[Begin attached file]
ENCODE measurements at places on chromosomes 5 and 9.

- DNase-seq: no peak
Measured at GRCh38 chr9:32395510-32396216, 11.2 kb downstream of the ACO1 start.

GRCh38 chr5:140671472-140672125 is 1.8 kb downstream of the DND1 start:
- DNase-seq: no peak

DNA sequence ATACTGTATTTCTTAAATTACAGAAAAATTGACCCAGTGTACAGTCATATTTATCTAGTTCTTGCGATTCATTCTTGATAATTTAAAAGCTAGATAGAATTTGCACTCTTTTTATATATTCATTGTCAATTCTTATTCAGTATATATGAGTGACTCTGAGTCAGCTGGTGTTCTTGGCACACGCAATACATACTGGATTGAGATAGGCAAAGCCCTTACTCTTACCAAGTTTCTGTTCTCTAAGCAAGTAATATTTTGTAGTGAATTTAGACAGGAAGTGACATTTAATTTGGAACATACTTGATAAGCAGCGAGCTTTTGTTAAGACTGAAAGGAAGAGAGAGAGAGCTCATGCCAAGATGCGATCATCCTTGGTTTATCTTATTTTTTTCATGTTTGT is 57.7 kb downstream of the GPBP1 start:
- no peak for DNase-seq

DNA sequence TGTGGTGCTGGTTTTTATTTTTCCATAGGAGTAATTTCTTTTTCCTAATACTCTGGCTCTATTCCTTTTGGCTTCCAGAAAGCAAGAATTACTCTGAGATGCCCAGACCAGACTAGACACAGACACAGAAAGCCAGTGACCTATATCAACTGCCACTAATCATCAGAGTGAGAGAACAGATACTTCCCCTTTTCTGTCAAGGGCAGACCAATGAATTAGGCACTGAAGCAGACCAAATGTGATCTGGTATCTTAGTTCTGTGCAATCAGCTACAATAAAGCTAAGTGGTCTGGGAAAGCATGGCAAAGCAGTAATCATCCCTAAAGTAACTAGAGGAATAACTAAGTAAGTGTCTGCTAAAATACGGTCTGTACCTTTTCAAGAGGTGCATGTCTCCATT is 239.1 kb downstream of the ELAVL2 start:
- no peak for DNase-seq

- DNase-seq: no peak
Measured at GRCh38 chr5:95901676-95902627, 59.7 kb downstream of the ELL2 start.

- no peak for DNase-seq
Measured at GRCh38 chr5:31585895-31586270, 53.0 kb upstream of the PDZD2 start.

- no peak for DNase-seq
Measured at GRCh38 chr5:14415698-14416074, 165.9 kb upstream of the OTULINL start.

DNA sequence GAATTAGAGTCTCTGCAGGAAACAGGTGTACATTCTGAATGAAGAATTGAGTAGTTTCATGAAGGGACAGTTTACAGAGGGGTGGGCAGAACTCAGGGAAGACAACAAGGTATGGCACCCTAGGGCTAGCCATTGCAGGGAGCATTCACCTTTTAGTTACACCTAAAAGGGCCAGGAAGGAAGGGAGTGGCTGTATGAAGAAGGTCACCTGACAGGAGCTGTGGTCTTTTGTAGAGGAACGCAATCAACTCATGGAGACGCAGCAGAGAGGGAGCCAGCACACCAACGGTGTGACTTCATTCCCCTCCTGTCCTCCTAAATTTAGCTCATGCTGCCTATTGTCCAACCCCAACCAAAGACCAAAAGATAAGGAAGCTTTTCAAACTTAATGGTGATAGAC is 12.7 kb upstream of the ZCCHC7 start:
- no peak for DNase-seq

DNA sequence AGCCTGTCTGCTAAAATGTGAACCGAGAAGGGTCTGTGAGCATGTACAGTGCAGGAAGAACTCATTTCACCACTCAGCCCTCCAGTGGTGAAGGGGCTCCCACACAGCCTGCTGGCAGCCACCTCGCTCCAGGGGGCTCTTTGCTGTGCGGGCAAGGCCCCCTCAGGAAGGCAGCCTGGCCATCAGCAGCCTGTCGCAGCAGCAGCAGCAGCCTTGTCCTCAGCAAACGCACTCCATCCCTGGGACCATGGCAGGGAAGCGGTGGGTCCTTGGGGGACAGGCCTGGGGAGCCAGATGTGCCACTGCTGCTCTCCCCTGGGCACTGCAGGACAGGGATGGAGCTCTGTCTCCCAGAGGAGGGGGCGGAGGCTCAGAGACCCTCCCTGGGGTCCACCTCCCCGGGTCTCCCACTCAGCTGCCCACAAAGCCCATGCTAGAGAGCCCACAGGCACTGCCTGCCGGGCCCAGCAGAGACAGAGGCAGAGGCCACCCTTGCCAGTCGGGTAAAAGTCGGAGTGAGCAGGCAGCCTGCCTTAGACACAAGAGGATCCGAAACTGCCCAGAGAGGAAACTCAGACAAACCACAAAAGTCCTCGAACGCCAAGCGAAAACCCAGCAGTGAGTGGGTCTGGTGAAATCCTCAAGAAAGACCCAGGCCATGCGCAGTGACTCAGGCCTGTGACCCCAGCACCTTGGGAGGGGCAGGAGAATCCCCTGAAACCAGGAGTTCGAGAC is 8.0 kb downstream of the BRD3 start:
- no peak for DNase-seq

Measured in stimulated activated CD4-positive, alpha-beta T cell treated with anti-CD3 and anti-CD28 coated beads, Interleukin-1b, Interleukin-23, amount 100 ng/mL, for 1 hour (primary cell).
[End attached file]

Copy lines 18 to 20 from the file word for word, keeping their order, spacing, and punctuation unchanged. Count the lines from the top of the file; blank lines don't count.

DNA sequence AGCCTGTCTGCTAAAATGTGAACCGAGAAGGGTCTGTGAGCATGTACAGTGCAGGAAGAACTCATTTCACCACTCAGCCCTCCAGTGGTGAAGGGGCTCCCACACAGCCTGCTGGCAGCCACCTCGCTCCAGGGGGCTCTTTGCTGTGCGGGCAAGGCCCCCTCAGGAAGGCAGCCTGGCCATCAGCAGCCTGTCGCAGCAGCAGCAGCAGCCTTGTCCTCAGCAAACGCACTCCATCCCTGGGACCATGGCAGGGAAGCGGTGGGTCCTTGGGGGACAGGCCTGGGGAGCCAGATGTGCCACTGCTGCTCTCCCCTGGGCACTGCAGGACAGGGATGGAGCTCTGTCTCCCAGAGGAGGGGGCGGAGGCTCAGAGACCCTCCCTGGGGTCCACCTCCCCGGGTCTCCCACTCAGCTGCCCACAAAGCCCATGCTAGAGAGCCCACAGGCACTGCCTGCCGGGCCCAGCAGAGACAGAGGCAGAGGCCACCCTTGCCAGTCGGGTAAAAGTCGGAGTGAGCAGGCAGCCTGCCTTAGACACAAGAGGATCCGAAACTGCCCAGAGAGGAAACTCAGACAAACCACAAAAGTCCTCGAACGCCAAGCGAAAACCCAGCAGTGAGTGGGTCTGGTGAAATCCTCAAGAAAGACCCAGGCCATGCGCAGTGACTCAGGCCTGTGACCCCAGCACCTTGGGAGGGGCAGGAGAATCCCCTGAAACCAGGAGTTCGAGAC is 8.0 kb downstream of the BRD3 start:
- no peak for DNase-seq

Measured in stimulated activated CD4-positive, alpha-beta T cell treated with anti-CD3 and anti-CD28 coated beads, Interleukin-1b, Interleukin-23, amount 100 ng/mL, for 1 hour (primary cell).